Skip to main content

Defense must get back to complementary football


CHARLOTTE – The back end of the Panthers' defense is enduring pain in both the literal and the figurative sense, from the physical pain of countless injuries to the growing pains that go along with turning things over to such an inexperienced group.

Meanwhile, the front end of the defense has its own set of struggles, among them the proverbial pain in the neck created by opposing offenses' extraordinary efforts to limit the line's impact.

The past few seasons, the back end and front end have worked together beautifully, teaming up along with a strong linebacking unit to create one of the NFL's most formidable defenses.

But, heading into the bye week, the defense is dealing with pain rather than inflicting it.

"We made mistakes and took our lumps, but hopefully we'll get things going," head coach Ron Rivera said after the Panthers fell to a 1-5 with a 41-38 loss at the New Orleans Saints. "This is a good week for us. It gives us a chance to evaluate and make sure we're putting them in position and giving them opportunities.

"We've got to make sure everybody is on the same page. If they're not, we've got to get guys that are going to be on the same page and get them out there."


With the secondary in a state of flux (more to come on that), the Panthers find themselves needing to rely on their defensive line more than ever to set the tone for the defense.

So far though, it hasn't played out like Rivera and defensive coordinator Sean McDermott would hope.

"Probably the biggest disappointment is that we haven't had the production that we would like out of our front," Rivera said. "The front has done a good job stopping the run, but that's not what's killing us. The thing we have to do is find that productivity.

"We have to find other ways to create opportunities for us to put pressure on the quarterback."

The Panthers essentially return the same defensive line that played an indispensable role in Carolina ranking sixth in the NFL in total defense and scoring defense in 2015. But Kawann Short – who tied for the most sacks among defensive tackles in the NFL with 11 last season – has just one sack so far. Defensive end Kony Ealy, coming off three sacks in the Super Bowl, doesn't yet have a sack.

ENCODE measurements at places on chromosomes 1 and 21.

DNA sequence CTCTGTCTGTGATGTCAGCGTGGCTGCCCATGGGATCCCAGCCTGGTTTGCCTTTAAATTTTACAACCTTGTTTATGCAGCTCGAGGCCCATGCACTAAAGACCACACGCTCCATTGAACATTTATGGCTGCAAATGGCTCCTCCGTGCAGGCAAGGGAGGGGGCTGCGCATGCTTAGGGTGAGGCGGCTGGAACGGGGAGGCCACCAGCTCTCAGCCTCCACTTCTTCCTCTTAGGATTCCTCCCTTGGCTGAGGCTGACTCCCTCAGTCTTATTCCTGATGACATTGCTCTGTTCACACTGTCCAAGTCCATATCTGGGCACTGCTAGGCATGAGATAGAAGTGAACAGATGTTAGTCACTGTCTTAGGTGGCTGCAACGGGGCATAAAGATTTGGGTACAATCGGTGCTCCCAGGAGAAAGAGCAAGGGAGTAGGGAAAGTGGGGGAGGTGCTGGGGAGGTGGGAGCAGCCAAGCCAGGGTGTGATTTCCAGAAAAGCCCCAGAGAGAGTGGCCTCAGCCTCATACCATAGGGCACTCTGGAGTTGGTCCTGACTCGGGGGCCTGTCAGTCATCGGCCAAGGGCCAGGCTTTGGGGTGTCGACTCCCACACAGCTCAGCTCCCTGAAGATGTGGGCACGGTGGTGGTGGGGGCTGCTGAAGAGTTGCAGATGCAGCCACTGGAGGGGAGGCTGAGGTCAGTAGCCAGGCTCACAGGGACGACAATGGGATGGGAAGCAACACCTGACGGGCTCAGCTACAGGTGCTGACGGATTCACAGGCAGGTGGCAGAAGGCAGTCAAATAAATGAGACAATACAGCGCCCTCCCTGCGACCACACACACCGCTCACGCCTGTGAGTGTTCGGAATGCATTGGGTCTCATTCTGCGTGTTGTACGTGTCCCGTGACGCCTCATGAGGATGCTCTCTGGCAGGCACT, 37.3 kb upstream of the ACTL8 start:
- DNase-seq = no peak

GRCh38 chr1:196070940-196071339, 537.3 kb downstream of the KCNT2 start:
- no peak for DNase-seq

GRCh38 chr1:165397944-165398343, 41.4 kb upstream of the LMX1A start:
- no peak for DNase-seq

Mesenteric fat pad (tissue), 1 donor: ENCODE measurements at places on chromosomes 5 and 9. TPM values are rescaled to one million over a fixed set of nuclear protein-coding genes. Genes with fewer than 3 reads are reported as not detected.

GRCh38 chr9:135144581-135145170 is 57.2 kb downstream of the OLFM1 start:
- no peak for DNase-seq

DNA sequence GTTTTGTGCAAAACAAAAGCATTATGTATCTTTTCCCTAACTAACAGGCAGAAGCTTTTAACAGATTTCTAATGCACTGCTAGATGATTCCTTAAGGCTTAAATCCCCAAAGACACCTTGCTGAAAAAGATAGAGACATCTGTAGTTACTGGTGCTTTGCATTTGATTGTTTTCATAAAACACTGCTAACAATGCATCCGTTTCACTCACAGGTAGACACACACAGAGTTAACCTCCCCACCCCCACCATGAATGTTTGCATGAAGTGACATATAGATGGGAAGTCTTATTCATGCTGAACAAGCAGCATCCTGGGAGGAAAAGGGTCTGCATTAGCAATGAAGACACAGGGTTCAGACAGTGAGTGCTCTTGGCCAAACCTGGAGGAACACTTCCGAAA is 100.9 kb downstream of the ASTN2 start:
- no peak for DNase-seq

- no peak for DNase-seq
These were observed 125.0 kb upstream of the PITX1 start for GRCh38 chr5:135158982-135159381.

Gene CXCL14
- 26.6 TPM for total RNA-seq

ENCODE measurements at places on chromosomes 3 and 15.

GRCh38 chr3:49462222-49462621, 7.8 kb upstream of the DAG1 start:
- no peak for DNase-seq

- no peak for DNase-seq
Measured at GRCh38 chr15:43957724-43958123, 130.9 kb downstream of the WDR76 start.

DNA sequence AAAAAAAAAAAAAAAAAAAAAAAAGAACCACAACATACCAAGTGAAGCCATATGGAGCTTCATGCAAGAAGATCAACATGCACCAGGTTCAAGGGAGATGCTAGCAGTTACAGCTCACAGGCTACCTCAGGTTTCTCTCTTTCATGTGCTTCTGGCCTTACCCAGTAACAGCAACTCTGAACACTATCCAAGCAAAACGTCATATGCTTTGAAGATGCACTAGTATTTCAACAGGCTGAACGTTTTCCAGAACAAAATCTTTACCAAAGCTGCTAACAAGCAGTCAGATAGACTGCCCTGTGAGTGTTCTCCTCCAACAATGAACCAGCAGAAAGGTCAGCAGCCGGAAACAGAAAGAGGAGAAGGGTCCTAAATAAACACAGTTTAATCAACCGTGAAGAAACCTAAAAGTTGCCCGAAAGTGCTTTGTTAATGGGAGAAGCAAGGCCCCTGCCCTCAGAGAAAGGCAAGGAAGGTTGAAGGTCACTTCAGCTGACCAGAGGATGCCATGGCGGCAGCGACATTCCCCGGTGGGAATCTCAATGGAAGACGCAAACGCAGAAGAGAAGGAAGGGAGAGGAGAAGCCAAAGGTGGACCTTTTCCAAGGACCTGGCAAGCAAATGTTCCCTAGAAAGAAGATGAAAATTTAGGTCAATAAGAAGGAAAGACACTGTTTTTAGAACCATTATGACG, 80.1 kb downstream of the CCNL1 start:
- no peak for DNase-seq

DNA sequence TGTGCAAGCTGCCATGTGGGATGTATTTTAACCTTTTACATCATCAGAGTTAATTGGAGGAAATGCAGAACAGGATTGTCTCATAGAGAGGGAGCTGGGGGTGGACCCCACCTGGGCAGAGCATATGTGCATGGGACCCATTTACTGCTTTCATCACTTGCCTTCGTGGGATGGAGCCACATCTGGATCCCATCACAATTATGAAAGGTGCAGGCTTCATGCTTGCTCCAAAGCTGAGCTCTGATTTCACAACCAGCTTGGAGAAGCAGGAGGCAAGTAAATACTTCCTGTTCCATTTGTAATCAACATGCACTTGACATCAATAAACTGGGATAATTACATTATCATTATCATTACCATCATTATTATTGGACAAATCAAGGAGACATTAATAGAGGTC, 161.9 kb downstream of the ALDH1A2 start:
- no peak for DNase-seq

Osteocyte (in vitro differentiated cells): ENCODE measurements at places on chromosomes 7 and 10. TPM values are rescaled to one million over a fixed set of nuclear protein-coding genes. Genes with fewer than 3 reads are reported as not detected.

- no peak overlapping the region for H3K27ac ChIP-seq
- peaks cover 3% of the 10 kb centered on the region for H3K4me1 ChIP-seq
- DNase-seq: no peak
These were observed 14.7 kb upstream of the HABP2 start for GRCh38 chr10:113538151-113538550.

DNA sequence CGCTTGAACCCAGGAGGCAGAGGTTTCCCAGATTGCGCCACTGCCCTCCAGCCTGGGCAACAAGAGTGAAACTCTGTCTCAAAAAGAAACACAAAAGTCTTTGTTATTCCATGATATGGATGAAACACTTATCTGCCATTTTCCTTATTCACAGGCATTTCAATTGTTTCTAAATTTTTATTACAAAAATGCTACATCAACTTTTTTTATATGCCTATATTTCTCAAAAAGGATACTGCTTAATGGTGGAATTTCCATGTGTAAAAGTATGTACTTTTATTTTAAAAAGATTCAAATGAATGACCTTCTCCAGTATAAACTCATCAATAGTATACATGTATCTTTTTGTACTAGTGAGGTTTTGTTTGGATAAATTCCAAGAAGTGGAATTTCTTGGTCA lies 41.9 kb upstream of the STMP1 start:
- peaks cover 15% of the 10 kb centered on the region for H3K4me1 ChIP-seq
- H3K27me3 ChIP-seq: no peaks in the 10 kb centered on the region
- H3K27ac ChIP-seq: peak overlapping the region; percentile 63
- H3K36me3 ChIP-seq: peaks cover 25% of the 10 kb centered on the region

In some ways, the line is a victim of its own success.

"The more successful you are as a group – and we've been successful in past years – it's going to be harder and harder," Ealy said. "Quarterbacks realize that. They know going into the game that the Carolina Panthers are a defensive front that can disrupt a lot of plays.

"They're going to get the ball out quicker and they're going to do a lot of things in their game plan. Obviously they get paid too, so we just have to be better. Period."

Last Sunday, the Saints thrived in third-and-long situations, thanks in part to providing Drew Brees with extra protection. On third downs with five or yards to gain, Brees was 6-for-7 for 175 yards and two touchdowns. The one incompletion was on a drop that would have resulted in a first down. Another third-and-long resulted in a first down when Brees drew a roughing flag, and the other two were short runs on third-and-15 or more.

"Well, it always starts up front. You need to be able to affect the quarterback in this league," McDermott said. "What they were doing was clear. They were concerned about our pressures, and credit goes to them in that third-and-six-plus window. They were running six, seven and sometimes eight-man protections. They were concerned, in that window, about pressure.

"In that regard, we've got to do a better job of covering."


McDermott is maintaining high expectations for his secondary, even though the deck has been stacked against them.